(Editor’s note: This article was written by Ron Erskine, Department. of Large Animal Clinical Sciences at Michigan State University and appeared in the April 2010 Michigan Dairy Review.)

Colostrum is critical to protect the newborn calf, as it provides crucial antibodies to combat bacteria and viruses for the first several weeks, perhaps months of life.

Thus it is essential that adequate, (4-6 quarts in the first 6 hours) good quality (preferably tested with colostrometer) colostrum, collected only from the first milking of cows, is a consistent part of a calf raising program. Antibodies generated by the cow from every day exposure to infectious agents are “passively transferred” via colostrum to the calf.

Vaccination of cows to elevate immune protection from commonly transmitted diseases, such as Bovine Viral Diarrhea Virus, Infectious Bovine Rhinotracheitis, Bovine Respiratory Syncytial Virus, and Para-Influenza, also can bolster the antibody “package” in the colostrum.

Thus, a regular vaccination program is an insurance policy that can help protect two animals for the price of one, the cow and the calf. This is particularly important for protection of neonatal calves from common pathogens that cause diarrhea including E-coli, and rota- and corona viruses.

These pathogens are often the most common cause of diarrhea in calves less than 3 weeks of age, and at times contribute to high death rates. Vaccination of the calf to protect against these enteric pathogens generally is less useful because the calf’s immune system is not fully functional at this young age. Additionally, even if a calf’s immune system was able to respond to the vaccine and produce antibodies, the response to a first exposure is not very vigorous, and nearly 2 weeks would pass before maximum antibody concentrations would appear in serum.

Thus, the best way to impart protection to a calf against the neonatal diarrhea complex is to vaccinate the cow, which then transfers protection to the calf by way of colostrum.

To take advantage of this opportunity, the following guidelines should be considered:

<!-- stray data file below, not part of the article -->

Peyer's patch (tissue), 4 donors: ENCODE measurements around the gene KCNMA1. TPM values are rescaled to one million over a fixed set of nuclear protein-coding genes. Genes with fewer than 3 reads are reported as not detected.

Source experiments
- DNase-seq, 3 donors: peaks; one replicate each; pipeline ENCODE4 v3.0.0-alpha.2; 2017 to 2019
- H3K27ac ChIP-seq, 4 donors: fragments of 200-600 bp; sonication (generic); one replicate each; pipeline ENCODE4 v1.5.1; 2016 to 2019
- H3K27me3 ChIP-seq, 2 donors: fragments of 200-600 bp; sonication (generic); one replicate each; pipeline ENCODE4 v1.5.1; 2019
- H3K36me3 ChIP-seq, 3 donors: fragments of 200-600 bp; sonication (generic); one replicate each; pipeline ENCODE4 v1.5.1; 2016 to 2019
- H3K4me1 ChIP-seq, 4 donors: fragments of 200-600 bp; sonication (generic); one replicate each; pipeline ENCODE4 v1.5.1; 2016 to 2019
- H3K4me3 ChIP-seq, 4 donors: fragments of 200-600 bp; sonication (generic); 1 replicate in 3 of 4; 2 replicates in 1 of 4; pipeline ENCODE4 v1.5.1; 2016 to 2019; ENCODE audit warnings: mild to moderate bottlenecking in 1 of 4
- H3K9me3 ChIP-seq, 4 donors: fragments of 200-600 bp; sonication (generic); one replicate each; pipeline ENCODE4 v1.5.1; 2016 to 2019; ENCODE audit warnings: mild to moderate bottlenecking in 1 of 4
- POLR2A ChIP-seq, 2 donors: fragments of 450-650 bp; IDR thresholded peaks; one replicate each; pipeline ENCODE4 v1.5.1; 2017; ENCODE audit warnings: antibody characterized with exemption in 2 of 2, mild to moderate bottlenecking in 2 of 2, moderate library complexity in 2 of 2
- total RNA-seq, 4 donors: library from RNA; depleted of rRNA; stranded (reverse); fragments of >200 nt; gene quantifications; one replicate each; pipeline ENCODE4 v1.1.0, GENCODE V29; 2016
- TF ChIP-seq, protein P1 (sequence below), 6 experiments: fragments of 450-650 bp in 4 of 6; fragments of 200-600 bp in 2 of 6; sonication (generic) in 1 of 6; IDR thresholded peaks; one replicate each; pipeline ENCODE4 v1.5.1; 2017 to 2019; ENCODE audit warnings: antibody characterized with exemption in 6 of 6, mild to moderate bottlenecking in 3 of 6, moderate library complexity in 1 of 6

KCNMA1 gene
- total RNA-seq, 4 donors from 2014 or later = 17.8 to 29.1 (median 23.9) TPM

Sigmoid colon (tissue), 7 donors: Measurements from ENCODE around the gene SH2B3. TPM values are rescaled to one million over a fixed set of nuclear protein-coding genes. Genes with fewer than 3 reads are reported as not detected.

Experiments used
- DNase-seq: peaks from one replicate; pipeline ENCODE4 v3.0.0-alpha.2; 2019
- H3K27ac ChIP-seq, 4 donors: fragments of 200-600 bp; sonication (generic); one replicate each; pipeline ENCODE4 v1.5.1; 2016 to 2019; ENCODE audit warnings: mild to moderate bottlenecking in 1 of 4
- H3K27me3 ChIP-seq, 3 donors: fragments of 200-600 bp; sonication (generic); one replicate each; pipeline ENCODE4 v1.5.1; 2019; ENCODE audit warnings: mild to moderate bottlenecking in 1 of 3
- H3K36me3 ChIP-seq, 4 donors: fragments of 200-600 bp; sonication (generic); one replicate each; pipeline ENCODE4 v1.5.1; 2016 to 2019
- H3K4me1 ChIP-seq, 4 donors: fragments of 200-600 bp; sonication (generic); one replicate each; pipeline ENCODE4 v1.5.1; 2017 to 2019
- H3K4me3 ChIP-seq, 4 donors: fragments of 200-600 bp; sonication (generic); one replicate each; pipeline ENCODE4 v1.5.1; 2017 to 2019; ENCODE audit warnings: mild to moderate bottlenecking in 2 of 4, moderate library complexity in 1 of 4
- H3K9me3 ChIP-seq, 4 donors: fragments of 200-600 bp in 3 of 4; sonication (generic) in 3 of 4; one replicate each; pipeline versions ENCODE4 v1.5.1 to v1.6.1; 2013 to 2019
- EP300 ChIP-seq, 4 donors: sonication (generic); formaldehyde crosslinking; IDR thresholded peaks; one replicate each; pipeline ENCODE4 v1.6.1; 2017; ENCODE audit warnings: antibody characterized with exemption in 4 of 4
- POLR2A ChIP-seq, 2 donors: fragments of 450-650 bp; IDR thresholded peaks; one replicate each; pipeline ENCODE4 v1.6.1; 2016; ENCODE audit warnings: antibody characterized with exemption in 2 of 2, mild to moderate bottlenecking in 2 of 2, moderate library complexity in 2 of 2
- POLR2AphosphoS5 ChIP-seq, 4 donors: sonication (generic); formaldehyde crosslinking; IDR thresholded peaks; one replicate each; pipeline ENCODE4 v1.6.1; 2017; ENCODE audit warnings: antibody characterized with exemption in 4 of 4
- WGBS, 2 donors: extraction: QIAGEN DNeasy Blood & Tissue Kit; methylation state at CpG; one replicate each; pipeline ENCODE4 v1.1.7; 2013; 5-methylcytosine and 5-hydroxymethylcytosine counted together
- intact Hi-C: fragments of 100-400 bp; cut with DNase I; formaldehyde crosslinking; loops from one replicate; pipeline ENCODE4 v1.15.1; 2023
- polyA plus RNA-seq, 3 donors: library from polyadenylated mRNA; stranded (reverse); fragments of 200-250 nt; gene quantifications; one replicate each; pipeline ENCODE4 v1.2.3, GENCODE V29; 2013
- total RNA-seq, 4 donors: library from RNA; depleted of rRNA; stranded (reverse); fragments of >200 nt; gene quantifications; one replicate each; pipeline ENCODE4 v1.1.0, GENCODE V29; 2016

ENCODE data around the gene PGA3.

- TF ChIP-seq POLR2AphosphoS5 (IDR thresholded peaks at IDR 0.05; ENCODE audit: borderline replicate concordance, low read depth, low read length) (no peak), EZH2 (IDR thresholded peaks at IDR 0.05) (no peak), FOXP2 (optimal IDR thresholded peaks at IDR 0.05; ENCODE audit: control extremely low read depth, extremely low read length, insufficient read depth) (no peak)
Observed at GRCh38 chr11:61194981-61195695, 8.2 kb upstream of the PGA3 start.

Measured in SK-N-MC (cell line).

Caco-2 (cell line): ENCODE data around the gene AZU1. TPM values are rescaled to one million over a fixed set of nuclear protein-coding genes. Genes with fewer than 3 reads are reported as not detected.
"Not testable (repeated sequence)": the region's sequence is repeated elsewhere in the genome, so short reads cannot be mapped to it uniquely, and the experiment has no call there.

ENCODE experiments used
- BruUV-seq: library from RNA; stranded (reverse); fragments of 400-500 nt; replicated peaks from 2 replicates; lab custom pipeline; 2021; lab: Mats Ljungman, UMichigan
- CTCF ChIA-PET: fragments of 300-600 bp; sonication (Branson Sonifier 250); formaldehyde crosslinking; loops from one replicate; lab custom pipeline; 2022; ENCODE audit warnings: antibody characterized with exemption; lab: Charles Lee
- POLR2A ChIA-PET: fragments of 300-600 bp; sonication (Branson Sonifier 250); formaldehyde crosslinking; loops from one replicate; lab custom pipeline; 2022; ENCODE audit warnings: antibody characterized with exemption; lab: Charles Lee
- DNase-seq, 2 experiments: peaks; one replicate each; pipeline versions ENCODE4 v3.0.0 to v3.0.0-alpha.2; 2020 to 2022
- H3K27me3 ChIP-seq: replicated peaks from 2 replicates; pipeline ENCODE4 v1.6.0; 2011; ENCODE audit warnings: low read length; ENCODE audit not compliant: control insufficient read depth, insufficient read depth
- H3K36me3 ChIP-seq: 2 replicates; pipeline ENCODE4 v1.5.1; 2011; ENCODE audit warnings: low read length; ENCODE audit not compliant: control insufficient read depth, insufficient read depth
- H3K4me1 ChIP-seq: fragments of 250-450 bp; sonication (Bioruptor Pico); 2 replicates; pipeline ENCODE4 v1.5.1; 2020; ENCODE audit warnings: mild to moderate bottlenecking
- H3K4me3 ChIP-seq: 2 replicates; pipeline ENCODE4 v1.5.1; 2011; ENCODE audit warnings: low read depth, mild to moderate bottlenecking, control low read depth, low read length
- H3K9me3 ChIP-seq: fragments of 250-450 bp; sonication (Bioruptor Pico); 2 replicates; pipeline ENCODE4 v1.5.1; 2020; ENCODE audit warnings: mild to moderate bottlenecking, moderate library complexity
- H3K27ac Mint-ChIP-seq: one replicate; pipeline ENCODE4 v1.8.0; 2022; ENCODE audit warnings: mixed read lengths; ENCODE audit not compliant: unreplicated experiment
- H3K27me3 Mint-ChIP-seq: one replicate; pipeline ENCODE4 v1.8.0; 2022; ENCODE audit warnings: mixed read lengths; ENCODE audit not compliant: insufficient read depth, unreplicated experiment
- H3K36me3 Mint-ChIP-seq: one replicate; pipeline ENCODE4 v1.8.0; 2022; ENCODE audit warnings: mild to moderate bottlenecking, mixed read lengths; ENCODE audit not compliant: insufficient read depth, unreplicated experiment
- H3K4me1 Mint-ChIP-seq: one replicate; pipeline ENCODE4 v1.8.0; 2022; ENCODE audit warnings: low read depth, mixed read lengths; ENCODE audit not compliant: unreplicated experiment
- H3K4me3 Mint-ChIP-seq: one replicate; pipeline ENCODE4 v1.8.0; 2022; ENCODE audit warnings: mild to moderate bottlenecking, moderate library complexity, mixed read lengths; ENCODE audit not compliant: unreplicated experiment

• Don’t forget to vaccinate pregnant heifers, preferably twice before calving. The first shot at about  two months before the due date for calving, and a booster 1 month before the due date.
  • Accurate breeding dates, and thus expected calving dates are essential. Not all cows calve on schedule, and use of clean-up bulls extends the window of actual calving dates in relation to expected due dates. This can lead to problems with dry cow mastitis therapy, proper close-up ration feeding, and vaccination schedules. In the long-run, the more accurate the calving dates, the better the vaccination results.
  • Use proper vaccination handling and storage, dose, site of administration , and injection techniques.
  • Consider vaccinating the cow at least 3 to 4 weeks before calving. The reason for this is illustrated in Figures 1 and Figure 2. Typically, cows start to generate antibodies, particularly IgG1 in the serum of the cows as the colostrum is more intensively packaged. If a cow were vaccinated in the last 2 weeks before calving, assuming she calves on her due date, she would have peak quantities of antibodies from the vaccine in colostrum until very nearly the calving date, and thus would probably not offer optimum antibody transfer to the calf.

    However, if the vaccination is administered earlier in the dry period, at least 3 to 4 weeks before calving, or at dry off, the cow will respond to the vaccine with her antibody response well before the IgG1 is deposited into colostrum.

    The important concept is that if you wait to vaccinate the cow too close to calving, or if she calves before her due date, it is possible that the vaccines’ contribution to colostrum will be less effective.

  • Most important -- if a sound colostrum program is not in place, vaccination will likely fail, no matter how good that vaccination schedule and technique.
  • Vaccines are not magic bullets that can overcome poor management practices such as calves maintained on damp bedding, in poorly ventilated housing, exposed to poor biosecurity, or fed inadequate nutrition (for example, not enough milk replacer during cold weather).
  • Vaccines don’t exist, or may be less effective, for other pathogens such as Crystosporida and Salmonella.

If the previous guidelines are being followed, and a diarrhea problem still exists in your neonatal calves, consultation with a veterinarian and potential use of a diagnostic laboratory may be needed to ensure proper diagnosis of the causative agent(s) and therapeutic options.

Source: Michigan Dairy Review